It's a game that's also weighted more towards the traditional role-playing game than Pirates!, with more defined levels for your character, skill-points to spend and experience to gather. Equipment is particularly important; you collect loot from your defeated foes and then either keeping it for your own personal use or sell it for (er) more shiny, golden loot. Like most freeform games, it's big on loot. But aren't we all?

Husband-and-wife team, Taleworlds is also interested in loot. Luckily, they're being quite canny about it. While the game's not yet in its final Gold state, it's available to download and playable up to character level 6. Then you can pay a $12 fee to unlock the code to play in its current state. This actually acts halfway between an early-buyer incentive and patronage of the arts. The unlocking fee allows you to play all the later versions of the game, including the final one. If you wait until the game is finished, you'll pay the full $25 fee. So there's every incentive to get in early, especially when the game's non-linear structure and general stability mean that it's one of the more interesting games of the year already. You save cash and get to enjoy the glow of being an early adopter. They gain much needed supportive funding and a more committed community than most.

So, yes, clever. If you're the sort of gamer who feels as if they're being patronised by a developer holding their hand as they trudge down a pre-dug trench, Mount and Blade offers you the open steppes, a powerful horse of your very own and a horizon to chase. It's whatever you make of it.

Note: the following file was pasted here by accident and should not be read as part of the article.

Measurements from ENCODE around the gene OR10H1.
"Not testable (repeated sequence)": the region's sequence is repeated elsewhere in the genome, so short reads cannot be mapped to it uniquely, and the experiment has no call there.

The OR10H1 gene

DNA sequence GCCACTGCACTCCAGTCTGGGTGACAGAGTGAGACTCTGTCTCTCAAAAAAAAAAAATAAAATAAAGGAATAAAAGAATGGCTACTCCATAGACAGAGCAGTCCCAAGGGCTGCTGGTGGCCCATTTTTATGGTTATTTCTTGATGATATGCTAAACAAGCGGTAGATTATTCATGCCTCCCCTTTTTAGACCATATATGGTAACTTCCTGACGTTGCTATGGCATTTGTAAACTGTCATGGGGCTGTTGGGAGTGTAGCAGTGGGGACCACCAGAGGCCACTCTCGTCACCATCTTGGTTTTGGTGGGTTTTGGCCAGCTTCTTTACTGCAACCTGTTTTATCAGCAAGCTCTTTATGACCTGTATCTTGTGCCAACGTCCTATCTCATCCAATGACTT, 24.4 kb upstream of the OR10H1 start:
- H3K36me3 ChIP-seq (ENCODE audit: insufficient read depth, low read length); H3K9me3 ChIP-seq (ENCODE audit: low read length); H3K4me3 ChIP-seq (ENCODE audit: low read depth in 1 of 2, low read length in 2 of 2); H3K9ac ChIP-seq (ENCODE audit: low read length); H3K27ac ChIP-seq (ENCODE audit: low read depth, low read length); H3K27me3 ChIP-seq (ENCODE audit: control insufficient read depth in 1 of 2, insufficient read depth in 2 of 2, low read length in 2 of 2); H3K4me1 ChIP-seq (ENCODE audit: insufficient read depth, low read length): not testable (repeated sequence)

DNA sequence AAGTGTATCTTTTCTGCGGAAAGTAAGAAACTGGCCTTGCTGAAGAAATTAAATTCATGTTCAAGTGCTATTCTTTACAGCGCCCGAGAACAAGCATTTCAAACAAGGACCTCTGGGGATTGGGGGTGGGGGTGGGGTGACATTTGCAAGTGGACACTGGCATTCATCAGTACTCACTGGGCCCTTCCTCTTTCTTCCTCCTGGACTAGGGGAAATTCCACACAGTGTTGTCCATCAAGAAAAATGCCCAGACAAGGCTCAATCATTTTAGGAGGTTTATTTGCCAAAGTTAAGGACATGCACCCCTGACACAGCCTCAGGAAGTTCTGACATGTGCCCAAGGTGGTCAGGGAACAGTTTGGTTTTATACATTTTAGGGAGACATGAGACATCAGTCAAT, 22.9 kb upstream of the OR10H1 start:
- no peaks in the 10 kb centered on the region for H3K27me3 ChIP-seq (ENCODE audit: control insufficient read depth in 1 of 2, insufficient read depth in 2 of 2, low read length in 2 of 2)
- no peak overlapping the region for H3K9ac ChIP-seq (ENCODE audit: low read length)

It's a two-horse system.

Making things what you want is also the theme of Democracy, but on a far higher level. Made by long-time British indie Positech, it deals with the sordid business of keeping the hopeless proles fed with processed chicken fat - and supplied with sufficient distracting pop-culture memorabilia to make sure that they vote for you next time you're up against an almost indistinguishable corporate stooge.

Sorry. Just a little bit down about the fate of Western Consumer-Democracies. But that's the core reason why someone would be interested in Democracy. While American friends may sigh to me that one day they wish they could vote for a Presidential candidate they actually liked rather than one that's the marginally more bearable of two bad options, here's a chance to play out the radical candidate of their own fantasies.

There's been a history of political strategy games, both independent and in the mainstream. Some concentrate on world politics and the interaction and clashes between nations, like the classic Chris Crawford Balance Of Power and the amusingly-badly-modelled Superpower 2. Others, like the recent Political Machine, concentrated purely on the campaigning aspect as candidates fight it out to achieve office. There's more indirect takes too, like Floor 13 or the Yes, Prime Minister game from the eight-bit days, which used the bureaucracy of government as fuel for a black-ops conspiracy thriller or farcical comedy respectively.